Scientists have developed a tiny sensor that can track certain chemicals and nutrients. But the potential uses of the sensor extend beyond diet.
Tracking a patient’s dietary intake could soon be as simple sticking a tiny sensor on a tooth.
Scientists at Tufts University have developed a tooth-mounted sensor that can automatically track a person’s glucose, salt, and alcohol intake as they are consumed, according to a new study.
The innovation marks a new—and potentially more accurate—way to track patient diets in an age when the general public is becoming increasingly comfortable with the use of devices like fitness watches to track personal health data.
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The sensor measures just 2 millimeters by 2 millimeters, but it’s capable of both identifying nutrients and sending intake information wirelessly to a device, such as a smartphone.
The sensor is comprised of 3 layers: a bioresponsive layer that identifies the nutrients or chemicals, along with 2 gold squares, which act like an antenna to collect and transmit radiofrequency waves, according to Tufts. The sensors absorb radiofrequency waves, cancel out part of the waves, and then transmit the remainder. The sensor is designed so that the cancellation corresponds to a specific nutrient or chemical. Thus, when the sensor detects glucose, it transmits a particular spectrum of radiofrequency waves; when it detects alcohol, it transmits a different spectrum.
Fiorenzo Omenetto, PhD, a professor of engineering at Tufts, said the sensor isn’t necessarily limited to glucose, alcohol, and salt.
“In theory, we can modify the bioresponsive layer in these sensors to target other chemicals—we are really limited only by our creativity,” said Omenetto, the corresponding author of a study about the sensor. “We have extended common RFID [radiofrequency ID] technology to a sensor package that can dynamically read and transmit information on its environment, whether it is affixed to a tooth, to skin, or any other surface.”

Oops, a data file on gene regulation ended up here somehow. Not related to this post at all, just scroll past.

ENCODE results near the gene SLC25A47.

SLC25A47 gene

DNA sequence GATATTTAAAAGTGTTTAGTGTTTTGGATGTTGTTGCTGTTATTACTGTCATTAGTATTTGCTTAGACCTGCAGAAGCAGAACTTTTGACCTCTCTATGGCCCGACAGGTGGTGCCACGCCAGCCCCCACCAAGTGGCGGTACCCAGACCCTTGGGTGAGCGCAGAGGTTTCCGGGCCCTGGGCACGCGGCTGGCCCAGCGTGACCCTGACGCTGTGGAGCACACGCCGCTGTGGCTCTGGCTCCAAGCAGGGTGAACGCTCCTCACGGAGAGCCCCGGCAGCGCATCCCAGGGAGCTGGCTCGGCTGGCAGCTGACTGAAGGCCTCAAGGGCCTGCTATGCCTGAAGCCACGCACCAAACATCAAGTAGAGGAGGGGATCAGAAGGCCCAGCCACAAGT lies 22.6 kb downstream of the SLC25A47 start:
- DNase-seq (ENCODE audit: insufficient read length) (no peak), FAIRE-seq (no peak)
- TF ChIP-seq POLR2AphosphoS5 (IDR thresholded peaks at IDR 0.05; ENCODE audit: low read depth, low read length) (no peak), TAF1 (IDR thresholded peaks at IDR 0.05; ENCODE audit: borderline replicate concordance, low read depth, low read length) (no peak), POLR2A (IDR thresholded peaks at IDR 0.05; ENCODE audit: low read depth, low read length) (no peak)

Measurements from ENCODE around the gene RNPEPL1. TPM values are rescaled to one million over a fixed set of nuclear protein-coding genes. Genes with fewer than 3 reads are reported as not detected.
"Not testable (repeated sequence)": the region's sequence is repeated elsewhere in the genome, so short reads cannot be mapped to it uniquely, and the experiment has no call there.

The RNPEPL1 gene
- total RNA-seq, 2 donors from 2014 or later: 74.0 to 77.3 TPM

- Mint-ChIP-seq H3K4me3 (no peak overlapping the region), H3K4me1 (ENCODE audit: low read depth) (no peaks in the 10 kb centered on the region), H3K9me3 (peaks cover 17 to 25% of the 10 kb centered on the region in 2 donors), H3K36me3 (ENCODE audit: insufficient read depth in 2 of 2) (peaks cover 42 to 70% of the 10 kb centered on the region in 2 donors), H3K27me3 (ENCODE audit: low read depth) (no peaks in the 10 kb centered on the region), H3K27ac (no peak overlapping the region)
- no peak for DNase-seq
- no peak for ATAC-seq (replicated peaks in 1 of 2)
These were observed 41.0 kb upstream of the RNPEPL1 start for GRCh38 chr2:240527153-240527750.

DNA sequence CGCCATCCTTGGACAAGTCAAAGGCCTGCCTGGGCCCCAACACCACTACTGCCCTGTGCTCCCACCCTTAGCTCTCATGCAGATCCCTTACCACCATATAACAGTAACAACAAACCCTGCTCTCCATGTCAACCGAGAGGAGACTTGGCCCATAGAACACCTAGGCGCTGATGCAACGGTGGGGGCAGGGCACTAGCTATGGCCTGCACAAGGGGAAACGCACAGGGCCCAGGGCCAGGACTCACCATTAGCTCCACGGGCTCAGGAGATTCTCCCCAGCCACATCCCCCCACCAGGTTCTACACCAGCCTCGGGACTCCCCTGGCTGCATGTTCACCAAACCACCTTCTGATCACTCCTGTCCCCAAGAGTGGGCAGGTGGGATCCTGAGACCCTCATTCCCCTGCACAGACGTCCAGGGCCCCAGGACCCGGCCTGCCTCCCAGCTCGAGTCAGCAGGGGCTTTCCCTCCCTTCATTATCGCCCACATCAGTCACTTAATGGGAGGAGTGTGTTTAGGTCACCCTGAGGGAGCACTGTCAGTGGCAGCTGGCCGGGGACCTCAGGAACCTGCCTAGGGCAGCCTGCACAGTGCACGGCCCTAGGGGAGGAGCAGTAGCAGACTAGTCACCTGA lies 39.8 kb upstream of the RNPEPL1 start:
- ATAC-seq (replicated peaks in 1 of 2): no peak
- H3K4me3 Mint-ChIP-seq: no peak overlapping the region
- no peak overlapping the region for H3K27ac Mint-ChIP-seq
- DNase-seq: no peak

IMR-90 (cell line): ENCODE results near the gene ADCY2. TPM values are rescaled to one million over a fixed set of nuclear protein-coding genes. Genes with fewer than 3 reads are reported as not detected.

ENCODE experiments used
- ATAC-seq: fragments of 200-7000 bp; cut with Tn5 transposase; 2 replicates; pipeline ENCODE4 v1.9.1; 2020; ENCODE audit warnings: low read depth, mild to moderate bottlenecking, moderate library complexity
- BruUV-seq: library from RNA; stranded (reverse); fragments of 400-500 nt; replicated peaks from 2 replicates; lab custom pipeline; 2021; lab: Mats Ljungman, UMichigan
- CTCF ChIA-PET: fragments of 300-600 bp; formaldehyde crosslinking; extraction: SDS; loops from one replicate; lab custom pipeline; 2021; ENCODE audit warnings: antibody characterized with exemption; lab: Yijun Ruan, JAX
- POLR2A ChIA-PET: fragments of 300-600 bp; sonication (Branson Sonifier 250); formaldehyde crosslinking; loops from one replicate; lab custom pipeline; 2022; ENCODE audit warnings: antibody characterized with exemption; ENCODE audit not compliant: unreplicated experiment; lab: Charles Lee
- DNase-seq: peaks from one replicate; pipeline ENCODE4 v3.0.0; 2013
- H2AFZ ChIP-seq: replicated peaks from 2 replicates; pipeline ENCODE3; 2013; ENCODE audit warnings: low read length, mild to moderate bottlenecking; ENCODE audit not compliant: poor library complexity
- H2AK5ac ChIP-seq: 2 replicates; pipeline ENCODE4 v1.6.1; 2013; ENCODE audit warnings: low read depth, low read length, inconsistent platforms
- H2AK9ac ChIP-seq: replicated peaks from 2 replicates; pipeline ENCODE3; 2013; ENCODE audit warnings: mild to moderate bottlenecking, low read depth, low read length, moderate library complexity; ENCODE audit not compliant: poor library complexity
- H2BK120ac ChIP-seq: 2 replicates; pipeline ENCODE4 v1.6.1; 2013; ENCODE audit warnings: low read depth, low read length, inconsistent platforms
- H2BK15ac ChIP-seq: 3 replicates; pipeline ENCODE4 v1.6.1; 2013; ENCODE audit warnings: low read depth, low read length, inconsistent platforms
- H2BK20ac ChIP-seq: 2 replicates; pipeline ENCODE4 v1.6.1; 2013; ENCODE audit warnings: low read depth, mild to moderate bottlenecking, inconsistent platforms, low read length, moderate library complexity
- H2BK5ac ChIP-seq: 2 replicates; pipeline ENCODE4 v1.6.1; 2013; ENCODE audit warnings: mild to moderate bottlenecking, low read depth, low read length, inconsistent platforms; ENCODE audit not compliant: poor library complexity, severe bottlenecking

The technology isn’t the first wearable to monitor dietary habits. However, previously technologies involved mouth guards, wires, or frequent sensor replacements.
Tufts spokesman Mike Silver told Healthcare Analytics News™ that the sensor could have a wide variety of applications, including in nutritional and environmental studies (where it could measure toxins, for instance). But he noted that the sensor doesn’t have the ability to detect the amounts ingested, as it can only identify what is being ingested. He said there are other limitations, too.
“In the future, the middle detection layer could be modified to collect information on a very large range of chemicals, but it would not be possible to, for example, break down the entire list of chemicals found in a bite of food,” he said.
And while the initial prototype involves using the sensor on a tooth, Silver said the technology is much more versatile.
“Imagine if it were used in automobiles or heating furnaces to automatically shut them down if high levels of carbon monoxide are detected,” he said. “The small size, wireless technology, and potential versatility in detection means there are applications out there that we have not even imagined yet.”
The study is titled, “Functional, RF‐Trilayer Sensors for Tooth‐Mounted, Wireless Monitoring of the Oral Cavity and Food Consumption.” It was published last month in Advanced Materials.
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